Elections for the House of Representatives and local Councils are held every 4 years.

Members of the House of Peers are not elected. Instead, they are voted on by the Privy Council, which is mainly made up of prestigious politicians, experts and judges. Members of the House of Peers are required to relinquish their membership in any political parties, as Peers are supposed to be impartial to party bias. Most members of the House of Peers are prestigious politicians, technical experts, lawyers and judges. Peers are supposed to "Set aside all biases and prejudices in the name of impartially scrutinising the government and helping to secure the Liberal Democratic order of the nation." The House of Peers was formerly filled with nobles before parliament was suspended in 1979, only being reformed 4 years later in 1979.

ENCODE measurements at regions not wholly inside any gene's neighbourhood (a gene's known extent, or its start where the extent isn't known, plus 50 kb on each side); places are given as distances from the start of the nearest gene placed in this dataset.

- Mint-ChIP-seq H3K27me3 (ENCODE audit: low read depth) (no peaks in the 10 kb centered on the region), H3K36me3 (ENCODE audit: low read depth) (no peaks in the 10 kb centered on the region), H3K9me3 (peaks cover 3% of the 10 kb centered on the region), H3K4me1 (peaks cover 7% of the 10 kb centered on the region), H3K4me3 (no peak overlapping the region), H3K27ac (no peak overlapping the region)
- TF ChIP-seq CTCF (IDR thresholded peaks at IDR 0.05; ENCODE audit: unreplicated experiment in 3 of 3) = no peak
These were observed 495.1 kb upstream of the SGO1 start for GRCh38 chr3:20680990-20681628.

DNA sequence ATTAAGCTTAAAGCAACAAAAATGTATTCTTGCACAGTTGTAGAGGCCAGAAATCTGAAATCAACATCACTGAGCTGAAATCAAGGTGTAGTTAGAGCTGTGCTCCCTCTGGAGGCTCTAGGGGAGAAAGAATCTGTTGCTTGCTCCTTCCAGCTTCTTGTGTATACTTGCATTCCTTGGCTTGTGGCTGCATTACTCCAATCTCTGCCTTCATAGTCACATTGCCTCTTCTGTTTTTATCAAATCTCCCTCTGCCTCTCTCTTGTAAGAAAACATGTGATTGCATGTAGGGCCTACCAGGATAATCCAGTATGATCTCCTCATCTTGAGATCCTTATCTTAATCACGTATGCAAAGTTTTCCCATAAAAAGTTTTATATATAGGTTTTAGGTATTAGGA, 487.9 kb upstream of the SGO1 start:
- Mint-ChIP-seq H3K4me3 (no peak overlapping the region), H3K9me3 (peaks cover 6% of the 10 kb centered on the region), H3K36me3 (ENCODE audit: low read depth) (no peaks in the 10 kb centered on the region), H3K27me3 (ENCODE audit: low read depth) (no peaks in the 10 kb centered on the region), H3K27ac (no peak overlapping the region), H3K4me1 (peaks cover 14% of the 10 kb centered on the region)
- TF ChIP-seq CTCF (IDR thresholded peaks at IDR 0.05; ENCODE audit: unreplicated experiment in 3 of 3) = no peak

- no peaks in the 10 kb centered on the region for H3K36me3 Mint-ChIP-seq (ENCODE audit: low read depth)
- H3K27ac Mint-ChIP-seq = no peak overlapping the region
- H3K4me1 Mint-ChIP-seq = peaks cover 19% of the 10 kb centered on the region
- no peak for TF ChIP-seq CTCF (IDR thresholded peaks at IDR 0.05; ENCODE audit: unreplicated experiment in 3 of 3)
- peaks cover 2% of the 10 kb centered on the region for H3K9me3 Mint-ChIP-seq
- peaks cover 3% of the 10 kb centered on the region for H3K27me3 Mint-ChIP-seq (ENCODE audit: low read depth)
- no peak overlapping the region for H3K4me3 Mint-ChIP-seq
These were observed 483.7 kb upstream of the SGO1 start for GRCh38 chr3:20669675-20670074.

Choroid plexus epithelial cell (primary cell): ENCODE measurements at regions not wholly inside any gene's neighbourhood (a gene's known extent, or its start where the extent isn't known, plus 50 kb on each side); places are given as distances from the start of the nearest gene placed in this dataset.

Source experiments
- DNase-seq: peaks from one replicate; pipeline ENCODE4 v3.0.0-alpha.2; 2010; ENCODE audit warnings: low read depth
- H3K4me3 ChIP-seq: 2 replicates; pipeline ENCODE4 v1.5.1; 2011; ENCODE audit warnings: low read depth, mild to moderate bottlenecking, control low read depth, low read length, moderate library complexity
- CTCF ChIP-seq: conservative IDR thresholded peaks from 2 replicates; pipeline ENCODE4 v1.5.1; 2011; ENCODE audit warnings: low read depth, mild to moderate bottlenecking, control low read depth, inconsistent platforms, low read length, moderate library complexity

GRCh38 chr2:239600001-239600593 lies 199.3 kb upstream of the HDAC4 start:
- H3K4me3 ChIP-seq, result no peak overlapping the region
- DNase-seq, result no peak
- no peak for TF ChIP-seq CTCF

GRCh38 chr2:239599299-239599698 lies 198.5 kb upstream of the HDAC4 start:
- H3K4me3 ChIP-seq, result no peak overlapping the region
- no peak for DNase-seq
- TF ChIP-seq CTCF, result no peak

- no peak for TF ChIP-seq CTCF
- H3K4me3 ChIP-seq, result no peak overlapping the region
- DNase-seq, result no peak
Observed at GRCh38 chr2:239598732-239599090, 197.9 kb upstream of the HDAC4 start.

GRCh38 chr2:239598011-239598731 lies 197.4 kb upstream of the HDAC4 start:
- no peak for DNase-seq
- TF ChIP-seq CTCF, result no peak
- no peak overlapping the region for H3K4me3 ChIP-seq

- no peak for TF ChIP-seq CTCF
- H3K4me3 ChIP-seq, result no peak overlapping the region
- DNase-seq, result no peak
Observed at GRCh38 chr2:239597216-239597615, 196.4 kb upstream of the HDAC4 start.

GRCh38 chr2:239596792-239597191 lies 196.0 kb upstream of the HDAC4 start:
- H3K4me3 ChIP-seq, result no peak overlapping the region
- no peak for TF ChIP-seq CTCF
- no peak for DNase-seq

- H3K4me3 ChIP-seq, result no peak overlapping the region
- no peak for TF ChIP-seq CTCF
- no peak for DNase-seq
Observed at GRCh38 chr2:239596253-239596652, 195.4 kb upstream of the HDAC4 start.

Although the elections process in Gassasinia is generally considered technically free, it can be noted that media in Gassasinia often exerts a pro-government slant and has been known to attack and discredit opposition figures. The government has been accused of using broad defamation and anti-extremism laws to at times shut down dissent.


Symbols of the Government of Gassasinia
Seal of the Government of Gassasinia
The Seal of the Gassasinian Government, used to represent the Gassasinian government in a more formal manner.
Gassasinia Wordmark
The Gassasinia branding wordmark, intended to brand the government of Gassasinia and its' projects on a global scale.